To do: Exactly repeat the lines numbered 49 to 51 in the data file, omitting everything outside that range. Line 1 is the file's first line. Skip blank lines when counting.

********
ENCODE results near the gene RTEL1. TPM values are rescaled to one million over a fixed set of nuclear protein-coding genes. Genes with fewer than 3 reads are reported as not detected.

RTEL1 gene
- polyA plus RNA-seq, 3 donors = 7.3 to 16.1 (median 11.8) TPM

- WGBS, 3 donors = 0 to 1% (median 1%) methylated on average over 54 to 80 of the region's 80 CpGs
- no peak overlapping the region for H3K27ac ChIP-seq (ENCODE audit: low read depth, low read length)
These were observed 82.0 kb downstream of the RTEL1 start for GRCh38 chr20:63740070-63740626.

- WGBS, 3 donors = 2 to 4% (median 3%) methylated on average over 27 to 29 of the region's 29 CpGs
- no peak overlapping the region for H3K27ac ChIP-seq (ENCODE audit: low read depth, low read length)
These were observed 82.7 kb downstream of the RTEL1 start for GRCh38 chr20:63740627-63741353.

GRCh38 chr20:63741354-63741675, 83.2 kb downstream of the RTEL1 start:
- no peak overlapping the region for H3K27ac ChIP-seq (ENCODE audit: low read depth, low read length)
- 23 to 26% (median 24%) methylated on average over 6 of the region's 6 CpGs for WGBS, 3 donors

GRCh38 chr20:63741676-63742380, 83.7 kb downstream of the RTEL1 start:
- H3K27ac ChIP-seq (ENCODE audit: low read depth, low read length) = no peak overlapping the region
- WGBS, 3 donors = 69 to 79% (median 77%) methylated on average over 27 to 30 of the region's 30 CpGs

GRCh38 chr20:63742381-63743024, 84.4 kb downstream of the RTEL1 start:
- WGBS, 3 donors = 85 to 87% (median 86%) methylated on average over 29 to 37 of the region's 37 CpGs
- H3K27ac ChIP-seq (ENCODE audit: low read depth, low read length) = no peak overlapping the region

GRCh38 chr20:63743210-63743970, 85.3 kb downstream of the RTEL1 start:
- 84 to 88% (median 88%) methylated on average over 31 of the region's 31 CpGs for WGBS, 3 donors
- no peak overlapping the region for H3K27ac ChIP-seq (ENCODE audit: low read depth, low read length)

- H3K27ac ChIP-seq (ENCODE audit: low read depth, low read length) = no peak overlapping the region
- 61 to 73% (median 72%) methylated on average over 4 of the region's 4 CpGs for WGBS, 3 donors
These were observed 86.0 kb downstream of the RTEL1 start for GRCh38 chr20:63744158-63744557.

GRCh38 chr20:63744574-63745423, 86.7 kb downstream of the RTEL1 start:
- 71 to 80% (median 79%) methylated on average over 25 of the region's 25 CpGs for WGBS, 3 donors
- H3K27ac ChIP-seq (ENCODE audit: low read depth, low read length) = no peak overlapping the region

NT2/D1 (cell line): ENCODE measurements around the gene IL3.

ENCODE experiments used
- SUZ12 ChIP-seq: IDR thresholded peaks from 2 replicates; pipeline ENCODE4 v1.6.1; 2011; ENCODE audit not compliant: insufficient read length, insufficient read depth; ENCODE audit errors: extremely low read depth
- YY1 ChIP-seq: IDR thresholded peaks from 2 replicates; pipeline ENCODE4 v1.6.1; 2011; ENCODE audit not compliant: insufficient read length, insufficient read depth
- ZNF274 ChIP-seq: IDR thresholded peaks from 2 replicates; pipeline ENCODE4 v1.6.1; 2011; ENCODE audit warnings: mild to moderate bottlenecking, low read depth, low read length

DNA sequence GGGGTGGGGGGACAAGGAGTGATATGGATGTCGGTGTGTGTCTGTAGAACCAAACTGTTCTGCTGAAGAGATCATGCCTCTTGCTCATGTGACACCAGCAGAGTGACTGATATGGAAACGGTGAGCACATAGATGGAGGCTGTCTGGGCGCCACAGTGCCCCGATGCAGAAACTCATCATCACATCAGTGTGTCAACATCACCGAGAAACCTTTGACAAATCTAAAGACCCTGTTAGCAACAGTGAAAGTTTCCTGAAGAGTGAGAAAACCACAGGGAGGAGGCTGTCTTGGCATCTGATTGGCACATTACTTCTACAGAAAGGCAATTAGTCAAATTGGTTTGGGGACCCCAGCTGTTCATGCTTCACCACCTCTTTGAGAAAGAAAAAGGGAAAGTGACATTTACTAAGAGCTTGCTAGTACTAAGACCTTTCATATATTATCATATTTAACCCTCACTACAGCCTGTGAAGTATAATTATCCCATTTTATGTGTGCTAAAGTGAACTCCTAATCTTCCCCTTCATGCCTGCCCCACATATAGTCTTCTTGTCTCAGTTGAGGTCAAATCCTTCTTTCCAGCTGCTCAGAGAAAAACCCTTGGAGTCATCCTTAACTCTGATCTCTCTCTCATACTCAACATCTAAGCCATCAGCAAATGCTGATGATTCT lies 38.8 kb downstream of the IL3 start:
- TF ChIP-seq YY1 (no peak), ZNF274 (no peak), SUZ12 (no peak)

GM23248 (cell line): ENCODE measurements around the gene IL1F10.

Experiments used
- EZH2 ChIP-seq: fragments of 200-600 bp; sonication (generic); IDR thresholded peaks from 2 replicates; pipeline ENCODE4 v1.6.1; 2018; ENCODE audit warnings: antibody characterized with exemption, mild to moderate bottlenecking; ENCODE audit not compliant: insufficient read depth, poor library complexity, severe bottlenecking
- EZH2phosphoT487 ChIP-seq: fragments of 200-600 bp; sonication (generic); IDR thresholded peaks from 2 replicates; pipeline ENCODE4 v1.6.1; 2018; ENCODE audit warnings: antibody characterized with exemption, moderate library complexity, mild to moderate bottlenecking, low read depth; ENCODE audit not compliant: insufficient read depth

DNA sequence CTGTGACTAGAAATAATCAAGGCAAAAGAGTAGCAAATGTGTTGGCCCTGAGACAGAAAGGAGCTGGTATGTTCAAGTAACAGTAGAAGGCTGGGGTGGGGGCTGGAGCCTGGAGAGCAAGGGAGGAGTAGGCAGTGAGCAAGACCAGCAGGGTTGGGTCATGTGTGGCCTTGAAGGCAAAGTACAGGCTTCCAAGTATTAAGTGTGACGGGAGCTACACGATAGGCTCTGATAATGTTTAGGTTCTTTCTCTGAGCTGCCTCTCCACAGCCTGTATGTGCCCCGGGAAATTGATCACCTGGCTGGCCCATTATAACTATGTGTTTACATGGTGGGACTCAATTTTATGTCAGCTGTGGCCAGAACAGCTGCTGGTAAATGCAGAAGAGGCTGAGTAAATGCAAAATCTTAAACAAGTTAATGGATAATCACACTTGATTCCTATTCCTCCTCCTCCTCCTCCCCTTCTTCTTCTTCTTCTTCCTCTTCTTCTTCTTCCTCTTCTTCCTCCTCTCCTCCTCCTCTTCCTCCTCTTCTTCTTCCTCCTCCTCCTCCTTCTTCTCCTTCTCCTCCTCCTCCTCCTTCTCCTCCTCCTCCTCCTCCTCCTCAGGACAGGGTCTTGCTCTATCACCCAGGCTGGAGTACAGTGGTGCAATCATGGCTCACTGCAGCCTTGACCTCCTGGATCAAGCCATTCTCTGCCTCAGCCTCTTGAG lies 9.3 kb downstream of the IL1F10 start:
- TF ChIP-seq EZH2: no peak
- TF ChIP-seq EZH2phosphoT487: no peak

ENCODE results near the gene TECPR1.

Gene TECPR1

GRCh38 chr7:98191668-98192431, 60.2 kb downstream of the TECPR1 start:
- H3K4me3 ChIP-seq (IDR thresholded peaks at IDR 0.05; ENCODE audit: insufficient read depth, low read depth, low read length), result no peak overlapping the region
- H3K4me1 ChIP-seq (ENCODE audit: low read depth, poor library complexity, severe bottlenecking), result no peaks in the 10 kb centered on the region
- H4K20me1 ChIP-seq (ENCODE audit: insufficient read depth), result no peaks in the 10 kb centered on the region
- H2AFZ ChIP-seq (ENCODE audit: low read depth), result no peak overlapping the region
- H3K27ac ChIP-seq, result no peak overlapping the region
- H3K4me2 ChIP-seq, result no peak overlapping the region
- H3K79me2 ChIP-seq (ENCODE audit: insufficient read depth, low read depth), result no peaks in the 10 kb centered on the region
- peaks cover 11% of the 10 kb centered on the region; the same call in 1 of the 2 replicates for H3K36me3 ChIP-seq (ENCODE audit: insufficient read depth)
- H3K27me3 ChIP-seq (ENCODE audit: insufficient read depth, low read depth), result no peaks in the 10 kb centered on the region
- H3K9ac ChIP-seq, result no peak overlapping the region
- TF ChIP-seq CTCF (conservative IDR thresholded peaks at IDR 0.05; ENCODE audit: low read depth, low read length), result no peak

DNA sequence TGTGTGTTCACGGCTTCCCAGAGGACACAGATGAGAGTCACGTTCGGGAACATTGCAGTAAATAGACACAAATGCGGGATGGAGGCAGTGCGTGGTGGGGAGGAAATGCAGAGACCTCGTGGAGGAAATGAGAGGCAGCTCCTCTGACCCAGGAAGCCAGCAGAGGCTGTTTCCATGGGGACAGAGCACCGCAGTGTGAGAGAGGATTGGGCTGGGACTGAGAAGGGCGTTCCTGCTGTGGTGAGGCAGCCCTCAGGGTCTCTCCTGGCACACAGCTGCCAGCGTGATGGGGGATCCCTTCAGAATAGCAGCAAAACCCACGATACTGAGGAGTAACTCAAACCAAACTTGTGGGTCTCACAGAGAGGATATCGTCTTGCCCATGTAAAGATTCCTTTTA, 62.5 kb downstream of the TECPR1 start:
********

- H3K27ac ChIP-seq, result no peak overlapping the region
- H3K4me2 ChIP-seq, result no peak overlapping the region
- H3K79me2 ChIP-seq (ENCODE audit: insufficient read depth, low read depth), result no peaks in the 10 kb centered on the region